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Marine biologist and Broadreach instructor Megan conducting coral restoration

Ask a Marine Biologist: Megan Beazley

By: Megan Beazley High School Adventures, Marine Biology

At Broadreach, one of our main goals is to help middle and high school students discover their passions through real-life experiences during our summer programs. If you’re like many Broadreach alumni, you’re wondering how to pursue these interests in college and beyond. We asked one of the rockstar instructors in our Broadreach community, marine biologist, Megan Beazley, to share her experiences and advice with future marine biologists!

What did you study as an undergrad? What advanced degrees and/or professional qualifications do you hold?

I did a BS in Biology with a Marine Biology Specialization at Oregon State University and an MS in Tropical Marine Biology and Ecology at James Cook University in Australia.

What is your relationship with Broadreach?Marine biologist instructor headshot

I was a Marine Science Instructor for Broadreach for 3 summers. In 2018 and 2019 I led the Caribbean Marine Biology Voyage and in 2021 I led the Curacao Marine Biology Adventure.

What do you do when not working with Broadreach?

I am currently based at a dive shop called Ocean Encounters on Curacao (I got the job through my progam work with Broadreach this past summer). My job is divided into two parts: In the mornings I work as a dive instructor/dive guide on the boat and in the afternoon I am the coordinator of our coral restoration program, Reef Renewal Curacao. As coordinator for Reef Renewal Curacao, I work in the water to maintain our coral nurseries and outplant corals. We do asexual reproduction of staghorn (Acropora cervicornis) and elkhorn (Acropora palmata) corals. On land, I manage our intern and volunteer program, keep a log of our outplanting numbers and locations, and manage emails and donations to the program. To learn more about the project, you can visit https://www.reefrenewalcuracao.org/.

What do you love the most about what you currently do?Marine biologist conducts coral reef research

I love my job. I get to teach people about coral and marine life, and then I get to show them through the Open Water Course or on guided dives. I love getting out of the water and hearing divers remark on the beauty of the reef or the cool fish they saw. I am also involved in active coral restoration work; our program has outplant over 10,000 corals since it started in 2015. You can see the difference it has made on the reef in terms of coral growth and fish abundance, and I feel like I’m doing my part to help the corals.

What skills help you the most to do what you do?

Scuba diving, science communication, marine life identification, organization, data entry and organization, leadership, teamwork, patience, and a positive attitude!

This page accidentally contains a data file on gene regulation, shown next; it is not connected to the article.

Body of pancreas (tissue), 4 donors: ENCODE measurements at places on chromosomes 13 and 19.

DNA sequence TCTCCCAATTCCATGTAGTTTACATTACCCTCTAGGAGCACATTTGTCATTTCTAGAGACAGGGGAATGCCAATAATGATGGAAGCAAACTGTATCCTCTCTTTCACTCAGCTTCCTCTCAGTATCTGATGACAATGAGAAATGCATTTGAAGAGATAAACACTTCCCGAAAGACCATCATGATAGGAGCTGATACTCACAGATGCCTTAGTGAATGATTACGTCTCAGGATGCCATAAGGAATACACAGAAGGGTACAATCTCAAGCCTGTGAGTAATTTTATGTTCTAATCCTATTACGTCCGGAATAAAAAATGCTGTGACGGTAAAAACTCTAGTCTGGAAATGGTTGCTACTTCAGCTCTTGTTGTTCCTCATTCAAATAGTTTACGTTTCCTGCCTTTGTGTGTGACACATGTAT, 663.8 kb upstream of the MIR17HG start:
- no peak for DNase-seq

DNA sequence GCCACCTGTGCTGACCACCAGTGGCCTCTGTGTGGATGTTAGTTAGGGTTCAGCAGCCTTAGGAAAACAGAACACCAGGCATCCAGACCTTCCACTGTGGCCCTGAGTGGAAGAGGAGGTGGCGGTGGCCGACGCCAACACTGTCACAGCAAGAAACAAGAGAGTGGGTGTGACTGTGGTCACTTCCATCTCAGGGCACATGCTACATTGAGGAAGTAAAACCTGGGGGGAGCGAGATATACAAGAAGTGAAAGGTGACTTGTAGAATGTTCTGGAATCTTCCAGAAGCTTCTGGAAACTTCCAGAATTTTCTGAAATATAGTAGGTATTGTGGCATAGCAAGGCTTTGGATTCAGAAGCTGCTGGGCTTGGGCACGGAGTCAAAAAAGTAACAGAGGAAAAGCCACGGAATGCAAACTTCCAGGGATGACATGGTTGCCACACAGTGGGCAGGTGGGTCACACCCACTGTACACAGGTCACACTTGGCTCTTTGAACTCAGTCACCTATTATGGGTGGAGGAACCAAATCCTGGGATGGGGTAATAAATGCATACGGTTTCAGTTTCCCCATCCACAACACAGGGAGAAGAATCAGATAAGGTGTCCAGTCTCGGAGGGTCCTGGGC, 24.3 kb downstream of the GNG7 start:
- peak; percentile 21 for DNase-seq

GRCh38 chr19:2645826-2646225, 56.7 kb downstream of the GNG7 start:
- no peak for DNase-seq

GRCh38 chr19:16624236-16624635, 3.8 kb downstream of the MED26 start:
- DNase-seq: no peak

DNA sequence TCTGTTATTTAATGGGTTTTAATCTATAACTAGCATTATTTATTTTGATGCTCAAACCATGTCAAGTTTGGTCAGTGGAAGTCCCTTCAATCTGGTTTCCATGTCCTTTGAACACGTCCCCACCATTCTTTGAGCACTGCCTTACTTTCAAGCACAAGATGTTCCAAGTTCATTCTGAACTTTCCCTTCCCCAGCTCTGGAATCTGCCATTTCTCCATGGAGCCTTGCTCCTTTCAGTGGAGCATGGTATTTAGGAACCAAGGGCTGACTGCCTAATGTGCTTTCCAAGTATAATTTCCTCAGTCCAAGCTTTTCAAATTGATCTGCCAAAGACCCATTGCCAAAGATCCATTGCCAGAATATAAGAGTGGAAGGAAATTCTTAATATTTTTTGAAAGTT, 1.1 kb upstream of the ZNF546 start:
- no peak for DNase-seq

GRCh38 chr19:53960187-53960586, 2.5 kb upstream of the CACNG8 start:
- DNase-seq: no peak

What’s something you didn’t know about your profession or field that you wish you had known as a teenager?

To be a marine biologist does not mean you have to be a researcher (but you can be if you want to!). There are lots of different fields within marine biology other than research, such as education, underwater technology, aquarium management or scientific art. I realized that I loved education and practical application, and that led me down the road to being a Marine Science Instructor, SSI Open Water Dive Instructor and Coordinator of Reef Renewal Curacao.

What advice do you have for teens who are in becoming marine biologists?

Get involved! A good way to figure out what you want to do is to try it. I participated in a few marine biology programs outside of school, and it was there that I realized I loved learning about marine life. I also volunteered in my dad’s insurance office and with a horse vet – neither of these options was for me, but I found that out because I tried them. During my undergrad and master’s degrees, I volunteered in different labs to help Ph.D. students and professors with their research. I highly recommend volunteering and interning because you get hands-on experience in your field and you make connections with people who can answer questions, give advice, and write recommendation letters.

Do you have a favorite Broadreach memory you’d like to share?

My favorite memory is watching Finding Nemo (requested on most of my programs by students) with my students after they complete their marine biology course, and listening to them comment about how they now have a better comprehension of the marine life and biological concepts in the film.

Megan is a repeat Broadreach instructor, marine biologist and scuba instructor working in coral restoration.  She has led our Caribbean Marine Biology Voyage and Curaçao Marine Biology programs.